Slump Prompts Focus On Targeted, Accountable Ads

10 Nov Slump Prompts Focus On Targeted, Accountable Ads

With ad budgets coming under growing pressure from a contracting economy, we asked Christopher Vollmer, who leads Booz & Company’s North American media and entertainment practice, for his views on how the downturn will impact the digital media landscape. Vollmer is the author of “Always On: Advertising, Marketing, and Media in an Era of Consumer Control,” released earlier this year. Online Media Daily: Given current economic conditions, how do you see online advertising shaping up next year? Vollmer: For marketers, the focus for the fourth quarter and 2009 will be on advertising that works. Marketers are looking for advertising environments that are targeted, accountable and interactive–all of those dimensions continue to benefit online. Furthermore, most major marketers are still ramping up their online efforts and online still represents a comparatively small percentage of their overall media mix. Sectoral challenges in big spending categories such as auto, financial services and retail may result in slower growth in overall online spending, but online’s share of total ad spend should still increase in 2009. Highly measurable online advertising that is tied directly to l ead generation and/or sales, such as search ads, in particular should experience continued growth. Online Media Daily: Will emerging media categories such as social media and mobile be hard-hit with reduced spending? Vollmer: Any medium that is relatively “new” to a marketer’s budget will have to fight harder for an ongoing place in today’s media mix. In tough economic times, marketers want to have both real measurement and greater certainty over the ad dollars they are spending. This reality puts more pressure on the more experimental efforts in areas such as social networks, mobile and video games. Those marketers that are focused on the youth demographic are perhaps a notable and important exception. Some reports suggest Generation Y is spending 30 percent more time on the Internet than they are on TV. It is therefore highly doubtful that innovative advertisers such as Unilever and Nike will reduce their spending on these elements at all–in fact, they may even increase their spending as they build confidence and see more results. Finally, there is a lot of interest from marketers in how to use media to influence decisions close to the point of sale. This should benefit both in-store and place-based media owners as marketers use more of these media to influence and connect with consumers as part of their expanding shopper marketing programs.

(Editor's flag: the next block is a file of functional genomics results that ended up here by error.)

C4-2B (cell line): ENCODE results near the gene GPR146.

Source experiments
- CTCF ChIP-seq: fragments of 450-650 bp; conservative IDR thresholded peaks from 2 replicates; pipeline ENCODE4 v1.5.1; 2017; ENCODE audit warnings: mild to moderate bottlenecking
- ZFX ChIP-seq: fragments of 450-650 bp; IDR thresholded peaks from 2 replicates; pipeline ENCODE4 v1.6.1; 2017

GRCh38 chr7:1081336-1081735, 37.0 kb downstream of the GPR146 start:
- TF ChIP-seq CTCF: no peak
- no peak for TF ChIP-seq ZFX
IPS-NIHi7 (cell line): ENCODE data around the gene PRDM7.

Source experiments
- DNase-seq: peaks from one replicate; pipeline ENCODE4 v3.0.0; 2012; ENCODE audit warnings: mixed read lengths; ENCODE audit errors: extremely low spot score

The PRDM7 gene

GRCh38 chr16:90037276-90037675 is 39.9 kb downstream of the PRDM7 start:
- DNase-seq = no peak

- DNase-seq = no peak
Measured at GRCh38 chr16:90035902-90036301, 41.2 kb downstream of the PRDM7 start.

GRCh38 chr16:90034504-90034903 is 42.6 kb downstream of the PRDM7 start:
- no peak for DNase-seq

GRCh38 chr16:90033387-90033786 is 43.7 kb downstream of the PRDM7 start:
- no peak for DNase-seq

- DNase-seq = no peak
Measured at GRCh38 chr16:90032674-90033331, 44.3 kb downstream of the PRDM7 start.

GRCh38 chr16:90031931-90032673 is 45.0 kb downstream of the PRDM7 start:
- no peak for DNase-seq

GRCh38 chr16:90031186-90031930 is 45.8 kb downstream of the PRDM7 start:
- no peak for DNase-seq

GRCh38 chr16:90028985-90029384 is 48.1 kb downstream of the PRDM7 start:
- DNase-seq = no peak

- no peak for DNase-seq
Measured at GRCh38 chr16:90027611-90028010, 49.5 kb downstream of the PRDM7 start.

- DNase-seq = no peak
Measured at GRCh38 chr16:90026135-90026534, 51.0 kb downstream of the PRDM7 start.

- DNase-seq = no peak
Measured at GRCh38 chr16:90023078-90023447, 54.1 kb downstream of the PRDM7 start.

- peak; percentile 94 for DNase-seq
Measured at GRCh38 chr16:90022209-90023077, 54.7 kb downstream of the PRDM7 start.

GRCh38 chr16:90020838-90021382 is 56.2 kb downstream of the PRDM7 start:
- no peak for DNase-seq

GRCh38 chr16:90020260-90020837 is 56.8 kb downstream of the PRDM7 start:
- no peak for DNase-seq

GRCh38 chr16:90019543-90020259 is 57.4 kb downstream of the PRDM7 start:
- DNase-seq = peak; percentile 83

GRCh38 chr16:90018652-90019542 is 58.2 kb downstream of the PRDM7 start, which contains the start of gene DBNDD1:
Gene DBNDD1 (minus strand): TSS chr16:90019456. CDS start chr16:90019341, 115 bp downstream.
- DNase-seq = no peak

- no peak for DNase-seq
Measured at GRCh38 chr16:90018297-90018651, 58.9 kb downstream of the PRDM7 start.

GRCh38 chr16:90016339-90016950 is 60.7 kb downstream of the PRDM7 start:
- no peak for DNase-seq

Online Media Daily, By Mark Walsh, November 10, 2008